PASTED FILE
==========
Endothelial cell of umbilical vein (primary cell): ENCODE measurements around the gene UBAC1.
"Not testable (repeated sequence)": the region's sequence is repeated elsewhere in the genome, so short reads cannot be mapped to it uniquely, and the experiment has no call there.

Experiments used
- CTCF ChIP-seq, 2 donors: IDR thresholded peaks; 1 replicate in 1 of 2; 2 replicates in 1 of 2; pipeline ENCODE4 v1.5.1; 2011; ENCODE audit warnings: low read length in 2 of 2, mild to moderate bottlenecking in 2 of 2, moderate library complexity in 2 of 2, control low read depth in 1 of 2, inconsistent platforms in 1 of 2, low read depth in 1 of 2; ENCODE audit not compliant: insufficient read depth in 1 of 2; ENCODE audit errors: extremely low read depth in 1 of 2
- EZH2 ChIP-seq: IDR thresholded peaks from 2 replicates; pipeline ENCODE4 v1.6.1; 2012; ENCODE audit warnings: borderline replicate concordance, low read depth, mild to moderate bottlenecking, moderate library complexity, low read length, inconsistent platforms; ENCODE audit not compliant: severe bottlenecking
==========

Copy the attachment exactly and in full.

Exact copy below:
Endothelial cell of umbilical vein (primary cell): ENCODE measurements around the gene UBAC1.
"Not testable (repeated sequence)": the region's sequence is repeated elsewhere in the genome, so short reads cannot be mapped to it uniquely, and the experiment has no call there.

Experiments used
- CTCF ChIP-seq, 2 donors: IDR thresholded peaks; 1 replicate in 1 of 2; 2 replicates in 1 of 2; pipeline ENCODE4 v1.5.1; 2011; ENCODE audit warnings: low read length in 2 of 2, mild to moderate bottlenecking in 2 of 2, moderate library complexity in 2 of 2, control low read depth in 1 of 2, inconsistent platforms in 1 of 2, low read depth in 1 of 2; ENCODE audit not compliant: insufficient read depth in 1 of 2; ENCODE audit errors: extremely low read depth in 1 of 2
- EZH2 ChIP-seq: IDR thresholded peaks from 2 replicates; pipeline ENCODE4 v1.6.1; 2012; ENCODE audit warnings: borderline replicate concordance, low read depth, mild to moderate bottlenecking, moderate library complexity, low read length, inconsistent platforms; ENCODE audit not compliant: severe bottlenecking